Shell Canada Goes After Deep Gas with New Technical Team
A year after making Alberta's biggest natural gas discovery in a generation in the central part of the province near Rocky Mountain House, Shell Canada Ltd. aims to repeat the feat farther north in remote country west of Edmonton.
The firm has revealed paying C$99 million (US$85 million) for about 104 square miles of drilling prospects in the Rocky Mountains foothills near Hinton at Alberta's record oil and gas rights sale in December (see Daily GPI, Dec. 20, 2005). "The potential for this gas is incredible in Alberta," Shell communications officer Jan Rowley said in describing drilling targets that rigs will be dispatched to probe for this winter. The company calls its new objective "unconventional gas."
But the resource is the opposite of the low-pressure methane in shallow coal seams usually meant by the industry phrase in Canada. In the Hinton area, east of Jasper National Park, miles-deep wells will seek elusive "basin" gas. It occurs in large, high-pressure pools and requires special underground technology to liberate from "tight" or dense rock formations.
The purchase highlights an exploration revival among big producers with the technical abilities and money to tackle deep drilling in remote parts of Alberta and northern British Columbia. Although Shell ranks among Canada's oldest and largest gas producers, deep basin deposits are a new item for the company. "Until gas prices strengthened it really wasn't worth going after," Rowley said.
With gas prices showing no signs of toppling off current lofty levels up to 10 times the 1990s Canadian average of about C$1.50 (US$1.28) per Mcf, Shell has set a C$405 million (US$344 million) 2006 unconventional gas budget. The primary target will be deep basin gas, with a new technical team running the drilling campaign. Encouraging initial successes in the new field were scored earlier this year by four Shell wells north of Hinton in the Grande Prairie region about 400 miles northwest of Edmonton.
Production is underway and the company is considering construction of a new processing plant, Rowley said. She said basin gas has added attractions of being "sweet" and "dry" or largely free of hazardous natural contamination and close to fuel quality as it flows out of the ground. Shell's landmark discovery a year ago -- Tay River, at a depth of 5,100 meters or 16,680 feet in hill country southwest of Edmonton -- was 35% sour, or steeped in lethal hydrogen-sulphide requiring special safety, processing and community relations efforts.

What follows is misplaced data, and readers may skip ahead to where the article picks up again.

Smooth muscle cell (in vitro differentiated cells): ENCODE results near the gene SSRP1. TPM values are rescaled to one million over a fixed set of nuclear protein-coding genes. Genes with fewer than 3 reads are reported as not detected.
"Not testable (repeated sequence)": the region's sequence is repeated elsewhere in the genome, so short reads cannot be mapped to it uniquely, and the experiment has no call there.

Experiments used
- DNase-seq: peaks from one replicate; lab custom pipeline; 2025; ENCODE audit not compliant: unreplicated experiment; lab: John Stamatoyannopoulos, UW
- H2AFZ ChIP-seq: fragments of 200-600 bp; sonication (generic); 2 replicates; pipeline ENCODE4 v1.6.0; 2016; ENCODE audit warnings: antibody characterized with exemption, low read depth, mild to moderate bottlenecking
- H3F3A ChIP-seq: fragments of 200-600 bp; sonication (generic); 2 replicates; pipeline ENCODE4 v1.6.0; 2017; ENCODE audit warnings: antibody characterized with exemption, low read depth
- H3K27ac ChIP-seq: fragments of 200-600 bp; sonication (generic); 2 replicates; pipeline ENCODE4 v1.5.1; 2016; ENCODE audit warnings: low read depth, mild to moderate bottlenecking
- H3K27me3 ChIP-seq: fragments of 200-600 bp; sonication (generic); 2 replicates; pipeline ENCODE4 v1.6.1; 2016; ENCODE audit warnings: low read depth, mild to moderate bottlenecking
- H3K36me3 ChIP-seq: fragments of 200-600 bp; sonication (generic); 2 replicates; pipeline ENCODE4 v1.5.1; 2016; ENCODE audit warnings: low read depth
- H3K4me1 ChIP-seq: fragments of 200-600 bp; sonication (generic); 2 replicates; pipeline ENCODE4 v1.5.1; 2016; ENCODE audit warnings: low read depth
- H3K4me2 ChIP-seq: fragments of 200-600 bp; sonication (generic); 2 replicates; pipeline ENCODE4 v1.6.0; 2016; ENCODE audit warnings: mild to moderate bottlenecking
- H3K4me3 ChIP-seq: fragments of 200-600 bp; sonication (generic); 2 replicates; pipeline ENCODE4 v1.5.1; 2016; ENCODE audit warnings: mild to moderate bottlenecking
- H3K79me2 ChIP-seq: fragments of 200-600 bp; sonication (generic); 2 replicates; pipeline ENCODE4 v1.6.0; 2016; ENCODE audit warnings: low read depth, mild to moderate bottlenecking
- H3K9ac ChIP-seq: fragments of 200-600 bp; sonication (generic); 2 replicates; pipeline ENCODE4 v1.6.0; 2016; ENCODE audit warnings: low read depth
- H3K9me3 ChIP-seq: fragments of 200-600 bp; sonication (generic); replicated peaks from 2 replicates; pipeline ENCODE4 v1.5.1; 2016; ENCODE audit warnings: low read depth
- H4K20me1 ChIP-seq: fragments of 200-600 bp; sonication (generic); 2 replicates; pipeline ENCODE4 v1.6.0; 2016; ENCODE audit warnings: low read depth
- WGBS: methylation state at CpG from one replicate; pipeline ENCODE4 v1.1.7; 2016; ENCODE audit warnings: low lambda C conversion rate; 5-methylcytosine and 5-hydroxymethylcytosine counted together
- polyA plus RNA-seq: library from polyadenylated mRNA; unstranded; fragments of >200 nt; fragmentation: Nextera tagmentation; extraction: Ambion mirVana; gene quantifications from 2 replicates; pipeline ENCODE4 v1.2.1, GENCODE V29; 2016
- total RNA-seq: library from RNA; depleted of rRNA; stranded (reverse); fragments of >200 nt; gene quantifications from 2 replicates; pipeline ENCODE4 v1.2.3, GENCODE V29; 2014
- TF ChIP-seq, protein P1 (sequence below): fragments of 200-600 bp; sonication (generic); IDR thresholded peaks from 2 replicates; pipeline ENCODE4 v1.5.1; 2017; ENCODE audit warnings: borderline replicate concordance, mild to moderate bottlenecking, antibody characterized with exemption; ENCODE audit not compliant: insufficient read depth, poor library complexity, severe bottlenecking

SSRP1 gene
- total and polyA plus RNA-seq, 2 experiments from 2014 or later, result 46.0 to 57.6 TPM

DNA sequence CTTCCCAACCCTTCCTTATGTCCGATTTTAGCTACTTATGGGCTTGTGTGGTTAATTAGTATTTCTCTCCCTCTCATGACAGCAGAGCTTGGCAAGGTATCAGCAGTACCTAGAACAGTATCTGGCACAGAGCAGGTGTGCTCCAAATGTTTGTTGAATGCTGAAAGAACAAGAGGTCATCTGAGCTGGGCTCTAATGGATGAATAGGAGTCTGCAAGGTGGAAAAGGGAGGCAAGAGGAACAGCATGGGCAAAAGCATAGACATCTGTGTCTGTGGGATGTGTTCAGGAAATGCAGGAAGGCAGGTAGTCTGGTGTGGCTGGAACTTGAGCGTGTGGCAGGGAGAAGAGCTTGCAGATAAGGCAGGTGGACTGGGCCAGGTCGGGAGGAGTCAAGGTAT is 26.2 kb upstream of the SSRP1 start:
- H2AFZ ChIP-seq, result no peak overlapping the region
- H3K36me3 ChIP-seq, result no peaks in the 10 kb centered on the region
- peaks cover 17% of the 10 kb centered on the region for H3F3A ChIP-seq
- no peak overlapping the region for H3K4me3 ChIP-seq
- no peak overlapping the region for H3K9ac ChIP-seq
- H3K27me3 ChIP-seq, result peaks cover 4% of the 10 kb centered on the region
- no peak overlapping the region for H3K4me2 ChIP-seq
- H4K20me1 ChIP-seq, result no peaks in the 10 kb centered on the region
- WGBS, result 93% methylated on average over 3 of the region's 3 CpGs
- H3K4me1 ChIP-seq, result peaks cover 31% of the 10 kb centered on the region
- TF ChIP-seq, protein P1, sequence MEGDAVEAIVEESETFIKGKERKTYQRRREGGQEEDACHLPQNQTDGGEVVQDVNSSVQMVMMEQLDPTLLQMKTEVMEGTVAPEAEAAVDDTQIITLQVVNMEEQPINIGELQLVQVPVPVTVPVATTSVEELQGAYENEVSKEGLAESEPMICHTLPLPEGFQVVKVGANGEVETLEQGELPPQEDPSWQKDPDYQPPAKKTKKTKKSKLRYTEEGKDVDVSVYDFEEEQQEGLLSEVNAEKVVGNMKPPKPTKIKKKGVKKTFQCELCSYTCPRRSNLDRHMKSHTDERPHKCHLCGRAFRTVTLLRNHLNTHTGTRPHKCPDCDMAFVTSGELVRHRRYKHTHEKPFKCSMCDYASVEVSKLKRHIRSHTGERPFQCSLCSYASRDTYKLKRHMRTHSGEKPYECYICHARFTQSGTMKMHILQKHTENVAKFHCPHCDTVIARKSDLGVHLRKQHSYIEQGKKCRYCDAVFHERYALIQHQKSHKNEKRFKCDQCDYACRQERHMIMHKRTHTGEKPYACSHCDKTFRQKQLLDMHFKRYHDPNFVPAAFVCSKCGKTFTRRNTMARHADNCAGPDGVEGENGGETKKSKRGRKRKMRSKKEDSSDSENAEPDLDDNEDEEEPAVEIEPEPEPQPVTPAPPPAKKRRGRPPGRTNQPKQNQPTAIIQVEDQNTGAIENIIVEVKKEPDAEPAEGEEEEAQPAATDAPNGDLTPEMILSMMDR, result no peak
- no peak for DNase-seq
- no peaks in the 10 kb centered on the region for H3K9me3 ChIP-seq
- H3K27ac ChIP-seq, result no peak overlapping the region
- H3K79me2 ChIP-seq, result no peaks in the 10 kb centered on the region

The Tay well flowed 30 MMcf/d in restricted production tests of a new pool estimated to contain up to 800 Bcf of reserves in a geological "pay" zone 140 meters or 460 feet thick. Deep foothills gas has repeatedly been called to the industry's attention by agencies out to encourage an exploration revival such as the Alberta Energy and Utilities Board, the National Energy Board and the Canadian Gas Potential Committee.
The idea is to break a cycle spawned by weak prices in the 1990s, a decade marked by declining overall reserves-to-production ratios and a switch to "just-in-time gas" by the Canadian industry. The result has been a "treadmill" where companies drill more wells into ever smaller shallow targets for shrinking rewards that have the effect of driving up overall finding and development costs. Shell is only the latest producer to try breaking the cycle.
At Alberta's December drilling rights sale alone, the province posted about 224 square miles of deep targets. B.C., while more remote and costlier than Alberta, is also a hot growth area. In 2005, B.C. sold 2,318 square miles of drilling rights, in packages studded with medium to deep targets and tight geological formations.
The lineup of deep drilling producers being joined by Shell is a short who's-who of top Canadian gas producers led by Burlington Resources, Talisman Energy, Canadian Natural Resources Ltd. and EnCana Corp. Extra time, costs and risks of deep drilling are not the only barriers that limit membership in the exploration club, the Calgary investment house of Peters & Co. noted in a review of the December land auction.
Once discoveries are made, production also requires high levels of expertise and investment. Special well completion technology and strategies are needed, such as large and complex "fracturing" injections of materials to break channels into tight formations for gas to flow through. Participants "have to be well financed to endure a testing period for the optimization of the exploitation of these lands," Peters observed. High environmental standards are also enforced in deep drilling areas, which tend to be in sensitive regions closely watched by conservationists.
Environmental aspects of deep basin gas activity by Shell include minimizing land disturbance by drilling multiple wells with "directional" or angled bores from small work sites, Rowley said. The Canadian Society for Unconventional Gas estimates basin and coal sources harbor 190 Tcf of potential new reserves, chiefly in the western provinces and with Alberta leading the pack as for conventional resources.
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